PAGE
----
Q: I adopted a cat from the shelter. He’s been neutered, and my veterinarian thinks he’s about two years old. My problem is I want him to stay inside and be a housecat, but he keeps crying until I let him out. What can I do?

A: Your cat was probably allowed outside before you adopted him. However, if you continue to let him outside, he’s not going to make the transition to becoming an indoor cat. Practice a little tough love and do your best to keep him inside. After all, it’s in his best interest because he will likely live a much longer, healthier life. Try making the indoors more stimulating by having play sessions, cat toys and providing a window perch where he can safely enjoy the outside. Over time he will probably adapt and become the indoor kitty you want.

Q: My 15-year-old cat used to lick his hair and keep himself very neat and clean. Lately, I’ve found some mats on him, and he doesn’t seem to spend as much time taking care of himself. Should I be concerned?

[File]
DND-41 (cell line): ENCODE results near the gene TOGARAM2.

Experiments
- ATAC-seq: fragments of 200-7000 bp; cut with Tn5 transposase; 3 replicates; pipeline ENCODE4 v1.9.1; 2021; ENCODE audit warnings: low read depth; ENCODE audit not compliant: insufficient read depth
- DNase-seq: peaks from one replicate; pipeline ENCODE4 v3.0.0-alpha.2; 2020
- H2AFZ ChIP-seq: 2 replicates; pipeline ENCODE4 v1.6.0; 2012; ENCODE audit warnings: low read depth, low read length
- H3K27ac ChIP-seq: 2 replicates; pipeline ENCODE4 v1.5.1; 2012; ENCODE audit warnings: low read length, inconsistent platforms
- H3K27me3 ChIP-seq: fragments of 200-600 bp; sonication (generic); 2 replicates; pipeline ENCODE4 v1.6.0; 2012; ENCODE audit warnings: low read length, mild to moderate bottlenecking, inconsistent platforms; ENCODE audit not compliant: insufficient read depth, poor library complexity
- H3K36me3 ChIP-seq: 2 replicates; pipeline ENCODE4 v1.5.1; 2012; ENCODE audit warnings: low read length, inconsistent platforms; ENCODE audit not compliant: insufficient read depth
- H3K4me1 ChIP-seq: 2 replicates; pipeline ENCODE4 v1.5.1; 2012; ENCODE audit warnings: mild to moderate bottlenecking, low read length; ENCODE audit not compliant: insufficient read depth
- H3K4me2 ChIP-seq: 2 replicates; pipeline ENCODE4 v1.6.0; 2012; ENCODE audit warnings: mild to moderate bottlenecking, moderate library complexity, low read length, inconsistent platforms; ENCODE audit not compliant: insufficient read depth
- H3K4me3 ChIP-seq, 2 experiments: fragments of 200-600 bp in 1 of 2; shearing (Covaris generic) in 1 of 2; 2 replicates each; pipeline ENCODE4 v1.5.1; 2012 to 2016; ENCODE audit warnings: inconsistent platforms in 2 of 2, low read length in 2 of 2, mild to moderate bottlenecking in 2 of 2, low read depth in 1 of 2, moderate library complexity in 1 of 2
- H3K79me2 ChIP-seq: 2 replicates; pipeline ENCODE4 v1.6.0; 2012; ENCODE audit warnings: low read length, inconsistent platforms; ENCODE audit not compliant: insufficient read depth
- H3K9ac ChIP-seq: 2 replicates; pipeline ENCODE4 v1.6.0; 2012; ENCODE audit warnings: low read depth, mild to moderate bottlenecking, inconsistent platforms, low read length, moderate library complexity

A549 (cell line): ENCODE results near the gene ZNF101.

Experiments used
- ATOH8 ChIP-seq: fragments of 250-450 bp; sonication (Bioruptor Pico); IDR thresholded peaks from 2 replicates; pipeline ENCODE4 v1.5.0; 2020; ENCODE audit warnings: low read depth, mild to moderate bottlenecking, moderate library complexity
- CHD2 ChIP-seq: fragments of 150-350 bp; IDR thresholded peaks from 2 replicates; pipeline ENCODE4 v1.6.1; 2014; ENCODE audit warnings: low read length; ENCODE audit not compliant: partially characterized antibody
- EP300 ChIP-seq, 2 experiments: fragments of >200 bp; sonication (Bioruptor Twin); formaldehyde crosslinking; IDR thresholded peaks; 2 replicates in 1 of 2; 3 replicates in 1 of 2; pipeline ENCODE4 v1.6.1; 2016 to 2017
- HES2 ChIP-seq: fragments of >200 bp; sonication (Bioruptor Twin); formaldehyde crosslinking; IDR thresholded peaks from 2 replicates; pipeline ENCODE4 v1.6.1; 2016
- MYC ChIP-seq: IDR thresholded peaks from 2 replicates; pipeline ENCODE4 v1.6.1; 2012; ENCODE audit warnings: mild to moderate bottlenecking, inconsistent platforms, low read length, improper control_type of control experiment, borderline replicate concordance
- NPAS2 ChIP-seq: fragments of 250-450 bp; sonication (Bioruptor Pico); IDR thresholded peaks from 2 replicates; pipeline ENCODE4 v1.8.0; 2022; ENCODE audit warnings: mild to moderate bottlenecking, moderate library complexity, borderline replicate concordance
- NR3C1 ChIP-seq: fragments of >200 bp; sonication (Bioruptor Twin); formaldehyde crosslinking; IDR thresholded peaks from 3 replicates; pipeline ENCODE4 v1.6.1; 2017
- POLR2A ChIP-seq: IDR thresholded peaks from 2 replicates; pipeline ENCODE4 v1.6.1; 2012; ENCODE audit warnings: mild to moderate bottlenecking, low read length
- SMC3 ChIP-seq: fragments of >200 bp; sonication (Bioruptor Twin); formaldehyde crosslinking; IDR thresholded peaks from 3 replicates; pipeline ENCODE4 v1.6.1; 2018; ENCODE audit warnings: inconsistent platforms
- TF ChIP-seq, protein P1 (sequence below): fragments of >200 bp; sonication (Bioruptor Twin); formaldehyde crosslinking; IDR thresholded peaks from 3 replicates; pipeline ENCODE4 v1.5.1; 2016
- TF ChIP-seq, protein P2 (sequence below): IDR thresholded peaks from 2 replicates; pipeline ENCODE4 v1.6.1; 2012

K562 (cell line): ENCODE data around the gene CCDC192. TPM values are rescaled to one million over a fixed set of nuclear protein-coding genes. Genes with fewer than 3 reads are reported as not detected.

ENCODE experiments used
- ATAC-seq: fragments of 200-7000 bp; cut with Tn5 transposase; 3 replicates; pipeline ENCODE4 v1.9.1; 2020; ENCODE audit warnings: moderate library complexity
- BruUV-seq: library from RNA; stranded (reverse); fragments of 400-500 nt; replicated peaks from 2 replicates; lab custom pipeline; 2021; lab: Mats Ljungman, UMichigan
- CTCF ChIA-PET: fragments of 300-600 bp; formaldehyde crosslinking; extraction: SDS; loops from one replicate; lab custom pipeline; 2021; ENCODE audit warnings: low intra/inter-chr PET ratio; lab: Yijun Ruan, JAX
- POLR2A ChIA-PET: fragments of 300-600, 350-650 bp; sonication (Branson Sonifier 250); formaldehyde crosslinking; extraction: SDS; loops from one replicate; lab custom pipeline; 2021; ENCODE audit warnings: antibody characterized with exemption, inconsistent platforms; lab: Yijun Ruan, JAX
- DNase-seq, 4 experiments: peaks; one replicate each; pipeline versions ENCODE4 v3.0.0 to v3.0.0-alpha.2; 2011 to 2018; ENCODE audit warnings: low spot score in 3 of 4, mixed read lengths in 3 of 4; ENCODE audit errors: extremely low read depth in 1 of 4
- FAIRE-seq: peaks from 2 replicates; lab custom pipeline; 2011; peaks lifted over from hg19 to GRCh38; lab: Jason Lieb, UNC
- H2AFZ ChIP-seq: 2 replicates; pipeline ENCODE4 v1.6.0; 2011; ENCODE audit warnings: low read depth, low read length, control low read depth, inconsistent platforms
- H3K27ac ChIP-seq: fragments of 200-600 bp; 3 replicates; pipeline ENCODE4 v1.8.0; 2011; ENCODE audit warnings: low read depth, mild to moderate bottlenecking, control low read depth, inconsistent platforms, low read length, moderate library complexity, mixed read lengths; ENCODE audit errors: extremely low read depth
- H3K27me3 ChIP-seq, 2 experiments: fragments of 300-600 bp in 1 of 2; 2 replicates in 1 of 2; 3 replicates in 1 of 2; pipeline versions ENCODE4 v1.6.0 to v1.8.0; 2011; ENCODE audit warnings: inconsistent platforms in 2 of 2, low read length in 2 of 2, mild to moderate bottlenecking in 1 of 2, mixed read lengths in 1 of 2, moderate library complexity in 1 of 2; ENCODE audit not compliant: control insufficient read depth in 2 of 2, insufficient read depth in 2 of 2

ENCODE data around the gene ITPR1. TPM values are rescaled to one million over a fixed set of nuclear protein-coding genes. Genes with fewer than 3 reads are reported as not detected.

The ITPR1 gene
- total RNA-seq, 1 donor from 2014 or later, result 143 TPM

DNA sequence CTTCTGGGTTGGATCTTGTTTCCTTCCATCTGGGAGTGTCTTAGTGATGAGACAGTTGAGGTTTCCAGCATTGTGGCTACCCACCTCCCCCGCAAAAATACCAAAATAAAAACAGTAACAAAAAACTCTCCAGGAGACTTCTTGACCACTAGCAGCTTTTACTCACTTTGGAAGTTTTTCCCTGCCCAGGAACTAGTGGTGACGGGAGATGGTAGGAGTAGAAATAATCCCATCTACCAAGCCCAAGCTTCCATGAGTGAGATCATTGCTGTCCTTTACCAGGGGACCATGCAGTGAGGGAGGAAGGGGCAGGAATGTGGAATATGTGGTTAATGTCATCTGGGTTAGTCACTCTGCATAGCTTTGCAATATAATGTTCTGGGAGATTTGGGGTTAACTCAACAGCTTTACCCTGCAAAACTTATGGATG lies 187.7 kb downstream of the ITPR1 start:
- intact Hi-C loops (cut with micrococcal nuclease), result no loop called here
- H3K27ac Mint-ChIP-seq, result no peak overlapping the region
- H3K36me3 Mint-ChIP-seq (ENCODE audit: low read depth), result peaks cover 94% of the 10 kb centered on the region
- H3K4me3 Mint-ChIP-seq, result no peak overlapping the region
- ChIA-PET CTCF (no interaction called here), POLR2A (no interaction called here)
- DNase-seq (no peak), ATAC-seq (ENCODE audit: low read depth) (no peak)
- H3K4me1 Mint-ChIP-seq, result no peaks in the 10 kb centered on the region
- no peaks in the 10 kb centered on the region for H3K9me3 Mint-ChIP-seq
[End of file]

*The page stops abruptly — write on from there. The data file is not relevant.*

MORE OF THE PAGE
A: There are often changes in grooming behavior as cats get older. It’s not uncommon for cats to put on a little weight as they age, and he may not be able to reach certain parts of his body. At his age, he may also have some arthritis limiting his mobility and making the grooming process painful. Any cat that stops grooming himself may be showing signs of illness and should have a veterinary exam.

Q: My cat has always been great about using his litter box, and he never has an accident. Lately, however, he has started going outside the litter box, not in it. Why is he doing this, and what can I do about it?